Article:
Prepare a Power-Safe (fs-qnx6.so) filesystem for resizing


dprepresize [options] device

Runs on:

QNX Neutrino


-b num
Relocate allocations that are beyond this boundary to a lower allocation. The units are in logical blocks.
A test mode that relocates all allocations to the lowest available allocation.
A test mode that doesn't make changes to the media that would cause chkqnx6fs to fail.
-v level
Set the level of verbosity:
  • 0: quiet mode (the default)
  • 1: normal mode
  • 2: debug output
The name of the file or device to operate against.


The dprepresize utility prepares a Power-Safe (fs-qnx6.so) filesystem for resizing later with dresize to fit potentially smaller media than was specified at creation time.

These tools let you use a large disk when you create the starting image and then load the image onto a smaller disk. When you load the image on a smaller device, the allocation tables will be too large, so you can then use the resizing tool to shrink the size of the bitmap and accompanying metadata, and update the superblocks with information that's valid for the smaller disk.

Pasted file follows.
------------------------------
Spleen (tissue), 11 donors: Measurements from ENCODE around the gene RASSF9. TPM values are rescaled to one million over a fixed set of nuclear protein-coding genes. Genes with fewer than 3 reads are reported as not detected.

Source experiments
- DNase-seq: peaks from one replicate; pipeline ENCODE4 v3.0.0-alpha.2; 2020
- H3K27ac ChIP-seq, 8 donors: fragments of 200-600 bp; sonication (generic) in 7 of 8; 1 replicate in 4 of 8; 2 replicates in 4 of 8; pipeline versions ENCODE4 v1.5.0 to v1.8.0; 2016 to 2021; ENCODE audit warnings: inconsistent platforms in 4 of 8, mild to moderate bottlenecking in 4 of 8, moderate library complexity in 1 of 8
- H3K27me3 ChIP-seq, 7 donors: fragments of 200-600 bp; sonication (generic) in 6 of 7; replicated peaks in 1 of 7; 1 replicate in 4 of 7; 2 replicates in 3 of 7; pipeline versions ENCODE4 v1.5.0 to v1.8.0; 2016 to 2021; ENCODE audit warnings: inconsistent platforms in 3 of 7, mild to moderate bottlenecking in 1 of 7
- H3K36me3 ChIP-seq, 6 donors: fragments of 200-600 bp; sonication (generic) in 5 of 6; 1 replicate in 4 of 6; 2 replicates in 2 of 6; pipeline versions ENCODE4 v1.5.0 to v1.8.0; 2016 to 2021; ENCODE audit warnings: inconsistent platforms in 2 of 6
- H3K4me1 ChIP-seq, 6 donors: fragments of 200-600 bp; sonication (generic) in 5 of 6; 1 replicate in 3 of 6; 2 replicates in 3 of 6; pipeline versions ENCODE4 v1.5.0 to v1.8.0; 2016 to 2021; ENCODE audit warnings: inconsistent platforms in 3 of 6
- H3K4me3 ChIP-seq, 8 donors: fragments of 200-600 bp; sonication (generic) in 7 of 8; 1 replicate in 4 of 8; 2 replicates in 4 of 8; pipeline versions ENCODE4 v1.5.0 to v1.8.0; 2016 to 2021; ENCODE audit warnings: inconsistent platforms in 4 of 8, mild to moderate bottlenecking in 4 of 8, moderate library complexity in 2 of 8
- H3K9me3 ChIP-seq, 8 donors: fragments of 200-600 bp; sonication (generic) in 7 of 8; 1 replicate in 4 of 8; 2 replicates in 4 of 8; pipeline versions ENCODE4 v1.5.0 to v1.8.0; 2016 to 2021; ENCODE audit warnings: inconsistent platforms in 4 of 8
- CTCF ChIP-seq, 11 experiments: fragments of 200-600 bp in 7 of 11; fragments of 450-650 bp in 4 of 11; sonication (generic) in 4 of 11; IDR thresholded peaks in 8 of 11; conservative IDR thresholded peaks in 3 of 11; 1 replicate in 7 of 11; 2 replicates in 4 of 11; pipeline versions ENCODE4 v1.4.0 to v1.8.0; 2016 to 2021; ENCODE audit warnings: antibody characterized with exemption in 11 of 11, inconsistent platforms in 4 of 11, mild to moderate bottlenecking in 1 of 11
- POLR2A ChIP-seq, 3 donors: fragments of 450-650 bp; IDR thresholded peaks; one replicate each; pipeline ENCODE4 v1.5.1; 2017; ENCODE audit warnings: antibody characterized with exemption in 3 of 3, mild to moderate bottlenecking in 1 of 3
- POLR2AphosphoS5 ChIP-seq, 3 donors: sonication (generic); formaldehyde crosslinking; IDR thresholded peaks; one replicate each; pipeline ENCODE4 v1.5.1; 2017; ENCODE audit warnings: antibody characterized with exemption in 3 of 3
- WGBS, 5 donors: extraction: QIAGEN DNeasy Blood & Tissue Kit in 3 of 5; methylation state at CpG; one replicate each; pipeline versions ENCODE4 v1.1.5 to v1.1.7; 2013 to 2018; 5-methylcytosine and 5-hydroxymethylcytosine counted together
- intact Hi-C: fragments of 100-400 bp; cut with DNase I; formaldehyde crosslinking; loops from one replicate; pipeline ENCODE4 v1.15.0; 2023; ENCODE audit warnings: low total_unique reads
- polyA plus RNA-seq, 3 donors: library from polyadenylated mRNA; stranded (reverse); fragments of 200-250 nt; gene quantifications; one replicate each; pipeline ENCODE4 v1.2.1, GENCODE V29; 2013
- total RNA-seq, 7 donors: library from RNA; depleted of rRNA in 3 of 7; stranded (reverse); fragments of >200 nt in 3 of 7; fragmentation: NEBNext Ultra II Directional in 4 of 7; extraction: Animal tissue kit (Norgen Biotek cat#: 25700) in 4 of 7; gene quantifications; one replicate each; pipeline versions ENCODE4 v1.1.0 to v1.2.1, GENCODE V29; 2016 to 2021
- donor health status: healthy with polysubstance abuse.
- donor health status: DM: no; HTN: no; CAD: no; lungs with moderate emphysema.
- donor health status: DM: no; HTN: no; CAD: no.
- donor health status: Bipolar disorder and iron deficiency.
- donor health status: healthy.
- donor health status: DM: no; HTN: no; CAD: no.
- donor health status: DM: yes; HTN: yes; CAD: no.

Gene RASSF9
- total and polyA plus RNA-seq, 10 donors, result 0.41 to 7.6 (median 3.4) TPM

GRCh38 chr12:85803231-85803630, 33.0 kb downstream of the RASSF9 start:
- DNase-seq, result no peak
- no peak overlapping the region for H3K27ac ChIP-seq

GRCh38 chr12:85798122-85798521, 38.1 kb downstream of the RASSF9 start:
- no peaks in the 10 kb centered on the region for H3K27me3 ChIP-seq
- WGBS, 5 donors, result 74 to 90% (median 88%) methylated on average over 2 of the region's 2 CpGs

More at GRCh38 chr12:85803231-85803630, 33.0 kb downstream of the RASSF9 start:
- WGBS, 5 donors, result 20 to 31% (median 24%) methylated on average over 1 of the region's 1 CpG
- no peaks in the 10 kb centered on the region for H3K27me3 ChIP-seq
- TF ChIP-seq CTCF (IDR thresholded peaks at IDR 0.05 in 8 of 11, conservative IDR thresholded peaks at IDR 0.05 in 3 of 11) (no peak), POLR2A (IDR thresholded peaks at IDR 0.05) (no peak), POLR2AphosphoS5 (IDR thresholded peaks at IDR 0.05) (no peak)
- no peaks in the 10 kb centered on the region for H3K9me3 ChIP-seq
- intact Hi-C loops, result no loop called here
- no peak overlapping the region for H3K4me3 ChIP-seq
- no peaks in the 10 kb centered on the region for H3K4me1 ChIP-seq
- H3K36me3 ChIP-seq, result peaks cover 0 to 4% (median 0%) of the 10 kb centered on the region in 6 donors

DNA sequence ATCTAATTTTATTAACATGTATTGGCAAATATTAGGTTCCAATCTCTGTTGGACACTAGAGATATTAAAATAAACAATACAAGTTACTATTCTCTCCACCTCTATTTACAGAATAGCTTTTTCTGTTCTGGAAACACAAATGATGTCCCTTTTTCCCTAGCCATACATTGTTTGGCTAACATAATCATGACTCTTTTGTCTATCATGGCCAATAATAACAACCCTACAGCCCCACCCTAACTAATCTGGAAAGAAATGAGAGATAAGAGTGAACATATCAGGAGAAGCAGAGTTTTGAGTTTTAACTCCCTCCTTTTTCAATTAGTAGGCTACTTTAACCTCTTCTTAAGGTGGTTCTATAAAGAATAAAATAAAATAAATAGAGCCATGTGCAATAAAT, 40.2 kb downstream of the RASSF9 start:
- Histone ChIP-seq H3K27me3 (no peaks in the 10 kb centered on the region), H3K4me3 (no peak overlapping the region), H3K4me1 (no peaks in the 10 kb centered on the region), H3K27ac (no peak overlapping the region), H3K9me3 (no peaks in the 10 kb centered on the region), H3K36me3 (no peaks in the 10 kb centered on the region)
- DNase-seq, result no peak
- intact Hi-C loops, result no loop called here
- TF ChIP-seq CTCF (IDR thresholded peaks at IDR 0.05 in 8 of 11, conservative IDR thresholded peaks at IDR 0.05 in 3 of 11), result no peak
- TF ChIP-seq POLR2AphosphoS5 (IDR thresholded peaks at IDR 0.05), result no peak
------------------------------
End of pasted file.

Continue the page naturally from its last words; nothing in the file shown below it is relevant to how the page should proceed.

The dprepresize tool takes a command-line argument referred to as a boundary. Any allocated blocks that are above that boundary are relocated to something below it. This ensures that an image can fit on the smallest targeted device.

The first time you boot the system, you can run dresize. If the signature in the superblock indicates that the disk needs to be resized, the resizing operation starts. Once the size of the disk is known, the bitmap is resized, and the metadata is updated to reflect the new bitmap size. Both superblocks are then updated with the correct total blocks, free blocks, allocation groups, etc. Finally, a new header block is written with the correct superblock locations.


Prepare a filesystem for resizing:

dprepresize -b811056 /dev/hd0t178

View the phases the tool is performing:

dprepresize -v1 -b811056 /dev/hd0t178

Should pass chkqnx6fs after running:

dprepresize -t -v1 -b811056 /dev/hd0t178

Test relocating all allocations:

dprepresize -d -t -v1 -b811056 /dev/hd0t178